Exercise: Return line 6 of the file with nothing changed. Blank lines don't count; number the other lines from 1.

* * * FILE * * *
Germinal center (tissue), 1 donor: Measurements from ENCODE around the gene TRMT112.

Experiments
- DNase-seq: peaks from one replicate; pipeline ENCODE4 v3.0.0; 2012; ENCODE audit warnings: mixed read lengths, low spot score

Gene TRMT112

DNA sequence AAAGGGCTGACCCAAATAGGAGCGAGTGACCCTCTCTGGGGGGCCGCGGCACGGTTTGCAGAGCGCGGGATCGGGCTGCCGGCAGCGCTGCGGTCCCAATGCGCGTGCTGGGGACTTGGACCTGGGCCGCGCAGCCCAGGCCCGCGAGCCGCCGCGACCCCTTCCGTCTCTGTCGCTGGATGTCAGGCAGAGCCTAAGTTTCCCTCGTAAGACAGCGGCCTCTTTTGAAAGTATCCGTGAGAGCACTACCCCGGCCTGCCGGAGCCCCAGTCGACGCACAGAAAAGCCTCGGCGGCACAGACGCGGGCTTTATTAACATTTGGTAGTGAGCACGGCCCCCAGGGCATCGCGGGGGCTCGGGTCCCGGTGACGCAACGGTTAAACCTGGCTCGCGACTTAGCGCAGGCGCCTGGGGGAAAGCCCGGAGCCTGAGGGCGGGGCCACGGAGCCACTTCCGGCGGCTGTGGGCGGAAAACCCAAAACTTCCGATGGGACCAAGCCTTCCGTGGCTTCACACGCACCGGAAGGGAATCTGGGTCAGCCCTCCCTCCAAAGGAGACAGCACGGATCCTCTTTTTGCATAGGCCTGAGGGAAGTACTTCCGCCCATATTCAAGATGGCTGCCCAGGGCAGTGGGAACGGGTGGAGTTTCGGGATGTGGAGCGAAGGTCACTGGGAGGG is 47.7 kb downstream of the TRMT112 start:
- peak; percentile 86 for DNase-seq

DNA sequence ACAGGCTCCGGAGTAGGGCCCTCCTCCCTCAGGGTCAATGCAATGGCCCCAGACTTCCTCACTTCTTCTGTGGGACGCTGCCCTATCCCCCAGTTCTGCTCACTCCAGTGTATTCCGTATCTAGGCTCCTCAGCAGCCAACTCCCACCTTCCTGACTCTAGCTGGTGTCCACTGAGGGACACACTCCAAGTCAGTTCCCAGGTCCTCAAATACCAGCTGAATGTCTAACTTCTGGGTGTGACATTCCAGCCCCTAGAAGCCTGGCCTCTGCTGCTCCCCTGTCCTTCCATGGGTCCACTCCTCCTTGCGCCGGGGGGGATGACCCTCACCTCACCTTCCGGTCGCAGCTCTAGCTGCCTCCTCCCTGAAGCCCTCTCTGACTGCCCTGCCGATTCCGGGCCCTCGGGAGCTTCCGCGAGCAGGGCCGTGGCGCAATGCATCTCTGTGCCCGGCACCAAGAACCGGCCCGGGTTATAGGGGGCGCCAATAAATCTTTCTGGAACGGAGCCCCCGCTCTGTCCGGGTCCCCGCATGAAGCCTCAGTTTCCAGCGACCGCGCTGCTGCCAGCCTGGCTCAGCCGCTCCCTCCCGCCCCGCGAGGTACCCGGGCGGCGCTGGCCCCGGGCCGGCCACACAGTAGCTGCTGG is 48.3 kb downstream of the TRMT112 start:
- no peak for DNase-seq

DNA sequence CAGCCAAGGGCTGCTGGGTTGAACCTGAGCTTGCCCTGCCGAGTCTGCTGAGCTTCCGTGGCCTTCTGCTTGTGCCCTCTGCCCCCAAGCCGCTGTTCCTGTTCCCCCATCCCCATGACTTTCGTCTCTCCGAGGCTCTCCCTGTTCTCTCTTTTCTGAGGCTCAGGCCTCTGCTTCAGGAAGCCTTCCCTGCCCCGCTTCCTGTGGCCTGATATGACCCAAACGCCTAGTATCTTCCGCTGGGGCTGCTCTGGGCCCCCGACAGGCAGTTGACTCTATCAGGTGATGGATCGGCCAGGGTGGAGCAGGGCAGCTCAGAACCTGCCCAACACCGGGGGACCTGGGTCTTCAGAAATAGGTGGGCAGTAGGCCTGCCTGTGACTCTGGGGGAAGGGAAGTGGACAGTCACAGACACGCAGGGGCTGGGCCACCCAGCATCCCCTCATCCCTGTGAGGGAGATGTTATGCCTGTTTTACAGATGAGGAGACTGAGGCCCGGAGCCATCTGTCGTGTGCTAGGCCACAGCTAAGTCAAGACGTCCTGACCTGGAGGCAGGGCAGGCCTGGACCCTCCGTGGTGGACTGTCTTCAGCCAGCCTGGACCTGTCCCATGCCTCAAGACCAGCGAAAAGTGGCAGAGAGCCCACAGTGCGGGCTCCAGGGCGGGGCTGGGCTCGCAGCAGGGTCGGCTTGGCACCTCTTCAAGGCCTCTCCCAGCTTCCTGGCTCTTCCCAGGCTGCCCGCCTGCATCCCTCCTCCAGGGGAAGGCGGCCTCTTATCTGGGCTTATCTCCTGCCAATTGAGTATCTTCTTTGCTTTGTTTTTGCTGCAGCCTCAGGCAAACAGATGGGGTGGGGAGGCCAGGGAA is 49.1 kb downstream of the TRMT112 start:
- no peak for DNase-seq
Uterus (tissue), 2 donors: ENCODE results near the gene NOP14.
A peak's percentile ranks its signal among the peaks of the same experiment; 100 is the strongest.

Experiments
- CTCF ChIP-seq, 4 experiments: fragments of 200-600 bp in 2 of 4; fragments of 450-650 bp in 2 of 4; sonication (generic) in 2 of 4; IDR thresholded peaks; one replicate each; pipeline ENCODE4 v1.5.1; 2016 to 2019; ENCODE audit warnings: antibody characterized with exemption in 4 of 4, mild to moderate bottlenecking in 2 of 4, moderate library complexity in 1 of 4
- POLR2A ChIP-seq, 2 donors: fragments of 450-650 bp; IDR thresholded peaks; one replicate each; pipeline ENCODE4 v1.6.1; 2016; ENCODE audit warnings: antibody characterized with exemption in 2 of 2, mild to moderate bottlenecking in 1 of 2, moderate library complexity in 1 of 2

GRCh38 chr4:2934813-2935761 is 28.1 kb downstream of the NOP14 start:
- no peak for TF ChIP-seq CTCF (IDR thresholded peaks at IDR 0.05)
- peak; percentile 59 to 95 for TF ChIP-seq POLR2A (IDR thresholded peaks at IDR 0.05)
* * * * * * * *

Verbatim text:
- peak; percentile 86 for DNase-seq